c) Payments from Seller to Buyer or Buyer's Agent.
Of course, there are no restrictions on sellers offering incentives to buyers. Sellers can offer buyers any amount of price reduction, in the form of a cash payment or the giving of a gift. Sellers can offer to pay closing costs, give a vacation, award a carpeting allowance, or anything else. Buyer must be certain to notify buyer's lender of any intended gift or cash contribution from seller. If a gift is deemed excessive by a lender, lender may limit buyer's ability to take the gift or cash payment from seller. However, the offering of the incentive is never unlawful. As a reminder, if seller offers an incentive in a listing printout or other advertisement, buyer must include the incentive in the written purchase agreement or seller will have no obligation to give the incentive.

It is lawful for seller to offer an incentive to a buyer's agent. However, if an incentive is offered from seller to the buyer's agent, buyer's agent must disclose the gift or incentive to buyer. This disclosure is necessary to avoid conflicts of interests or conflicts of loyalty between buyer and buyer's agent.

Moreover, Washington law requires that all compensation for real estate services be paid by a consumer, only to a broker. Accordingly, the incentive cannot be given directly to buyer's agent. Incentives must be paid through buyer's broker.


Items "a" and "c" are straight forward, while item "b" essentially says, go ahead and take your chances, we may or may not look the other way.

Apr 27, 2008 10:37 AM #5
Palm Springs Realtor Stewart Penn
Windermere Real Estate - Palm Springs - Palm Springs, CA
Windermere Real Estate - Associate Broker

I am a Broker in California.

A "referral fee" can only be paid to a person who is licensed with the DRE (Department of Real Estate) .

Under RESPA (Real Estate Settlement Procedure Act), a real estate agent engaged in a residential transaction for one to four units with a federally related mortgage loan is generally prohibited from paying a referral fee to an unlicensed person.

However, a real estate agent may give a non licensed person a small token of appreciation. There must be no prior agreement that the referring party would receive that token gift in exchange for the referral.

It is also noteworthy that RESPA does not prohibit a real estate agent from giving a commission rebate back to his client.

May 07, 2008 11:29 PM #6

Why is it illegal for an Realtor to give a 3rd party a finder's fee? I am not trying to argue about it, I just want to understand the reasoning behind it.

Is there some harm done to one of the parties? Or, is it just that the government doesn't want to loose out on a chance to tax someone (the 3rd party)?

Jul 05, 2008 03:11 PM #7
Kathy Fisher
Parker Properties - Decatur, TX
Realtor Wise County Texas

In Texas it is illegal to pay anyone other than a licensed Agent a referral fee or WHATEVER you want to call it. It's grounds for losing your license and HEFTY fines!!!

Aug 06, 2008 10:17 PM #8
Hazel L

In California, it is perfectly legal to do. However, federally it is illegal in states that do not allow exception like CA does.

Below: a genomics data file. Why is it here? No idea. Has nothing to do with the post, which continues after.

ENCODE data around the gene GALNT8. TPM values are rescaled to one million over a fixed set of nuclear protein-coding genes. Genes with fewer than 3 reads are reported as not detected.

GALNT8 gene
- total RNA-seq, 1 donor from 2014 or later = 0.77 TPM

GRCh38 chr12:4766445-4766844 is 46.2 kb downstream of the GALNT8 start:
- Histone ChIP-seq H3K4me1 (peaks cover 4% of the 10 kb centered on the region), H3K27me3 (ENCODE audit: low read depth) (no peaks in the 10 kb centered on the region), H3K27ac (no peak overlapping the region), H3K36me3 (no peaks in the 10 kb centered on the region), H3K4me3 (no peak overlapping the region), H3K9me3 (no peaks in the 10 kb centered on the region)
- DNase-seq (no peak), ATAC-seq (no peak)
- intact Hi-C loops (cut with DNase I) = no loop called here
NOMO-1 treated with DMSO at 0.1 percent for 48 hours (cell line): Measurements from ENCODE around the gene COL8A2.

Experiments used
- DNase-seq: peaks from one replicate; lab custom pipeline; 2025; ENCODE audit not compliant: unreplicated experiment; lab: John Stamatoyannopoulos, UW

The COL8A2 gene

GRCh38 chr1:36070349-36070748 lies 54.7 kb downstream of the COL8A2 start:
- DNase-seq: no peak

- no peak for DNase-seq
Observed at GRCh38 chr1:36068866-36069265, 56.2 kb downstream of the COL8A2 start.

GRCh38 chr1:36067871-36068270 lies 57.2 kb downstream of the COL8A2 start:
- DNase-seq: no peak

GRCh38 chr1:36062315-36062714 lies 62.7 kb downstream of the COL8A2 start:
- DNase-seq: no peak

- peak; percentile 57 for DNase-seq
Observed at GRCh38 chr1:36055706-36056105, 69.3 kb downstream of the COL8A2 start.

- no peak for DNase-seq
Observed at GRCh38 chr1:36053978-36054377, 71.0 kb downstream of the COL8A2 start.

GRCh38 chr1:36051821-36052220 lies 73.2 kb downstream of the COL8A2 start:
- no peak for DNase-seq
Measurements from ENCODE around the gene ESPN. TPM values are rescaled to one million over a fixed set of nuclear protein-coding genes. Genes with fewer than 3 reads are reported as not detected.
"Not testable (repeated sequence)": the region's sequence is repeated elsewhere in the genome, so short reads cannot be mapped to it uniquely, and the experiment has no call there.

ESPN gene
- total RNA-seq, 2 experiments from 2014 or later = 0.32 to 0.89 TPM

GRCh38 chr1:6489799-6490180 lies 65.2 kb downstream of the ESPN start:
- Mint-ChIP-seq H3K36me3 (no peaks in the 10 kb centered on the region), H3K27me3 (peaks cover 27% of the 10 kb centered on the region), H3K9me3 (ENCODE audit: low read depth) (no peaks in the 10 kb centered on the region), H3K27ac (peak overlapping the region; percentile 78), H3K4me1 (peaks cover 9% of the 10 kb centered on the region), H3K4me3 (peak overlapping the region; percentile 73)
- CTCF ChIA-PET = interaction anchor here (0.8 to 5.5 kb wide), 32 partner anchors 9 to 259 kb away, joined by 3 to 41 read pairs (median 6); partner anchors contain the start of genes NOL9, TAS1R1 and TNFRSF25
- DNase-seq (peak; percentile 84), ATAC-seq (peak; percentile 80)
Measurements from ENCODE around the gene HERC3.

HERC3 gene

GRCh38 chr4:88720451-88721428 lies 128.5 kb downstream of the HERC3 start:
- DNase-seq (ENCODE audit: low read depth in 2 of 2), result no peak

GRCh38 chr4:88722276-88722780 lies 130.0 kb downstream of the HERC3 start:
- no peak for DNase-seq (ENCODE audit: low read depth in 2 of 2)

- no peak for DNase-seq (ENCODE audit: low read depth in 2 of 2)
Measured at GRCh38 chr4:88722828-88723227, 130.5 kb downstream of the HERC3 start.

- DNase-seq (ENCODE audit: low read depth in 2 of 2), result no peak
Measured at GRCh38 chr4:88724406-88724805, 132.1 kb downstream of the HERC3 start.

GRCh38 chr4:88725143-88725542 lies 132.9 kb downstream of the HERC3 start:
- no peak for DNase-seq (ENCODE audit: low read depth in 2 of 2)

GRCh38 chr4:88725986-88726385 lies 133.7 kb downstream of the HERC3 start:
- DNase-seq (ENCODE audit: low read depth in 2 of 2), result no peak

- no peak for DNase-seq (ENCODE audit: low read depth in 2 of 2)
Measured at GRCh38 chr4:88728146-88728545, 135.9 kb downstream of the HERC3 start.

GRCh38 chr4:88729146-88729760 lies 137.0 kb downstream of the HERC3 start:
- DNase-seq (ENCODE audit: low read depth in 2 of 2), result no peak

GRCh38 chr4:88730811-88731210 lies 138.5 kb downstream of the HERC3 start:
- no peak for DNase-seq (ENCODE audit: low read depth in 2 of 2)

Here is a link to a real estate law textbook written by lawyers, with example court cases upholding referral fees to unlicensed individuals: http://books.google.com/books?id=qrmsoRD0eLAC&pg=PA73&lpg=PA73&dq=california+real+estate+law+referral+fee+unlicensed&source=web&ots=Ns1RHZLxfa&sig=Xce8O6eXS0c7qcqHvHSXFdmfkQ4&hl=en&sa=X&oi=book_result&resnum=3&ct=result

Here is the actual law in legalese: http://law.onecle.com/california/business/10137.html

Here is a referral chart based CAR issued regarding referral laws: http://www.avivarate.com/Note/ReferralFeeChart.pdf Refer to page 2, #8 "Yes, if only introduction"--meaning that bird dogs can't have any part in the the negotiations (which they don't), or defining the price (which they shouldn't). As defined specifically by these laws, referrals in California are PERFECTLY legal--doesn't need to be a gift or things of that nature. Get your facts straight.

Oct 02, 2008 01:28 AM #9

What if the licensed agent is not licensed in the state that the transaction takes place in?

In other words is it legal for a Texas agent to pay an Arizona agent a referral fee for a buyer that was generated by the Az agent for the Texas Property?

Dec 19, 2008 07:13 PM #10

If you are not a licensed agent of any sort (e.g. a private investor), you can pay anybody, anytime.  It is up to the receiver of payment to determine if any licenses they have can cause THEM problems. 


Feb 12, 2009 10:54 PM #11
Sandy Williams

I'm a Birddog in Ca, but I brought a buyer and seller together in texas and I wanted to collect a finders fee. Is that legal??

Nov 07, 2009 03:42 PM #12
Kathy Fisher
Parker Properties - Decatur, TX
Realtor Wise County Texas
The ONLY way a Licensed agent (REALTOR) can pay someone a referral fee is IF THEY ARE BOTH LICENSED AGENT'S! No other types of fees (BIRD DOG, FINDER'S FEES, WHATEVER YOU WANT TO CALL IT) ARE LEGAL!
Nov 08, 2009 06:14 PM #13
L Piper

Hello Guys so what your saying if im birddoging for an investor im (GOOD*LEGAL) ?

Feb 01, 2010 09:12 AM #14

So, all agents and brokerages in Texas cannot pay for advertising...is this true?

If you indeed can pay for advertising, then I guess you can't pay your advertiser based on their performance  (i.e. for ACTUALLY getting a potential client in front of you)...surely not!

So, if I am an excellent internet marketing person and can drive tons of prospects into your office...you can't pay me to do it?


Mar 07, 2010 03:47 PM #15
John Clasen

Hazel L, I am having trouble accessing avivarate.com, can you send me a link?

Thanks, John C


Jan 31, 2011 06:21 PM #16
Post a Comment
Spam prevention
Show All Comments

Mark Schwartz

Ask me a question
Spam prevention

Additional Information